CHARLESTON, W.Va. — The state Legislative Auditor is recommending the elimination of film tax credits in West Virginia.
If the film tax credit program is continued, the Legislative Auditor recommends suspending the program until the program’s issues can be corrected.
“The film tax credit has produced minimal economic benefit to West Virginia; therefore, the Legislative Auditor recommends termination of the tax credit and the film office,” staff for the Legislative Auditor wrote in a report presented to legislators Sunday afternoon.
The Legislative Auditor also concluded that deficiencies in business practices have led to the collection of revenue without statutory authority, incomplete records and misleading, inflated reports.
Legislative Auditor staff cited some questionable expenditures that were allowed to count as qualifying expenditures. Some egregious examples include the depreciation of paint and paper towel holders.
Members of the Post Audits committee, made up of leadership from both legislative houses, listened to the report on Sunday afternoon.
The West Virginia Film Industry Investment Act was established in 2007 to encourage economic development through motion picture and other commercial film and audio projects.
The act allows eligible film production companies to receive nonrefundable tax credits for direct and
postproduction expenditures made in West Virginia or incurred with a West Virginia vendor. The credits also may be transferrable.
“I don’t disagree with this audit. I actually agree with every finding in the audit. This audit has actually been very helpful to me as I’ve taken over this job,” said Tourism Commissioner Chelsea Ruby, who addressed legislators in response to the audit.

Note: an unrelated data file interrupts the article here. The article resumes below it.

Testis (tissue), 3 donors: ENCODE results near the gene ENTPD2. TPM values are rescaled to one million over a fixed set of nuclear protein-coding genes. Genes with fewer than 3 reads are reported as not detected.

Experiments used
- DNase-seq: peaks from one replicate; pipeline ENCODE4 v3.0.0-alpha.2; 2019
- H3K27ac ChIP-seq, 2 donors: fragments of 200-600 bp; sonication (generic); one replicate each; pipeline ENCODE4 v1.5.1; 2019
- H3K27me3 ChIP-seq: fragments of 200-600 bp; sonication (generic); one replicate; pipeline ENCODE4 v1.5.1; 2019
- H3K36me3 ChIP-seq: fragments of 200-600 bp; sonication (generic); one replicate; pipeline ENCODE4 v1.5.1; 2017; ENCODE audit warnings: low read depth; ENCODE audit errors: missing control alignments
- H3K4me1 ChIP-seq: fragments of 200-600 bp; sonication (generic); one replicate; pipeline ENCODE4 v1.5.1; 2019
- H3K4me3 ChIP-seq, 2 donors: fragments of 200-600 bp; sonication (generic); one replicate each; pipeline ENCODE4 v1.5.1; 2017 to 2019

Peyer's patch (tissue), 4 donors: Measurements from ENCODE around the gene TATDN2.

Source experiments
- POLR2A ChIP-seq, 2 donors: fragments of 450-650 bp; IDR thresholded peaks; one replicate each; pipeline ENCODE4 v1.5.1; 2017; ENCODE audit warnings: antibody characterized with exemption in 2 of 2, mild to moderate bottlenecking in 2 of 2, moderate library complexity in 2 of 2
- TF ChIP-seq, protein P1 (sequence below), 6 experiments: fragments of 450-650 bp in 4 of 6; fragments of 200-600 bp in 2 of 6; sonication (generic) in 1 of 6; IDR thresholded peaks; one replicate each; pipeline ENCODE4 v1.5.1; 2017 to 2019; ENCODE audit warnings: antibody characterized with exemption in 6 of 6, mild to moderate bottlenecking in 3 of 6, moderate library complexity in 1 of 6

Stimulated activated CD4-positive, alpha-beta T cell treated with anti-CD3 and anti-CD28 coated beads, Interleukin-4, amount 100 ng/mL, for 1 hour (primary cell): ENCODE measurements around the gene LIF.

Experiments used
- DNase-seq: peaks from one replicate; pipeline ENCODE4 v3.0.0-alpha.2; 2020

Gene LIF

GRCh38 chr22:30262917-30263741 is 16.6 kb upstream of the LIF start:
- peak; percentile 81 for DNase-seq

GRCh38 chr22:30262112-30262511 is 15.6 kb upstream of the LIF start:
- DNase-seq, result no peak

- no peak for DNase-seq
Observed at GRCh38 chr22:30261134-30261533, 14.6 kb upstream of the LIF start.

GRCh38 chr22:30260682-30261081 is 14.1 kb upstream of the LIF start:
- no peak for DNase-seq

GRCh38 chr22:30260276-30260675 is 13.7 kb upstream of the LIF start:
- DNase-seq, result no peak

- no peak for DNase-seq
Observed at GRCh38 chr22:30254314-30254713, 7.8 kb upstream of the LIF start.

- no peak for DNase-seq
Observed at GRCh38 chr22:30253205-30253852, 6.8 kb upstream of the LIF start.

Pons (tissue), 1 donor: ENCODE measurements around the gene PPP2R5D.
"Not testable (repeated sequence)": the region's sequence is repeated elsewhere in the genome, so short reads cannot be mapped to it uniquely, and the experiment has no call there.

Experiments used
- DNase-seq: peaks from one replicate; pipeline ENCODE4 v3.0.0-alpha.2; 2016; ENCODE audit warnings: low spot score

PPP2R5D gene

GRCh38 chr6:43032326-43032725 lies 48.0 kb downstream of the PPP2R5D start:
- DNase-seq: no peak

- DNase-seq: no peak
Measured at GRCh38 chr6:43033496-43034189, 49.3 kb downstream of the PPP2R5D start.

“I”m not surprised with these findings because they’re in line with what I’ve been seeing.”
West Virginia’s film tax credit program competes with the majority of states nationwide to attract film productions, including all five surrounding states.
Ruby said the state’s tax credit is much smaller than the most competitive states, particularly Georgia. She said many of the credits have gone to local productions, including some associated with government, including for state Lottery and West Virginia Housing Development Fund.
“What we see here is a classic race to the bottom,” she said.
She said her office considered defending the tax credit but proposing changes. But, after a review of the audit and a conversation with Commerce Secretary Woody Thrasher, she said, the Justice administration decided not to defend the tax credit.
“I’m not saying it was a bad idea when it was put in place. This report shows that this program just really isn’t doing that at this point,” Ruby said.
The economic impact of the film tax credit program has been about $8.6 million over its 10-year existence, or less than $1 million annually on average, auditors wrote. The Legislative Auditor concluded the economic benefit of the program to the State to be minimal.
Furthermore, auditors wrote, right now West Virginia lacks a strong incentive program, a skilled workforce, and the infrastructure needed to attract large film productions.
Auditors concluded that out-of-state companies are the top recipients of film industry investment tax credits. In particular, they wrote, three production companies received 69 percent of all issued tax credits.
Film production companies incurred over $49 million in direct and postproduction expenditures, the auditors wrote. But wages paid to out-of-state residents constituted about $21 million of the expenditures.
Auditors also focused on business practices related to the film tax credit.
The Film Office administered an economic development program issuing millions of dollars in tax credits per year, but the office’s recordkeeping practices are outdated and unreliable, auditors concluded.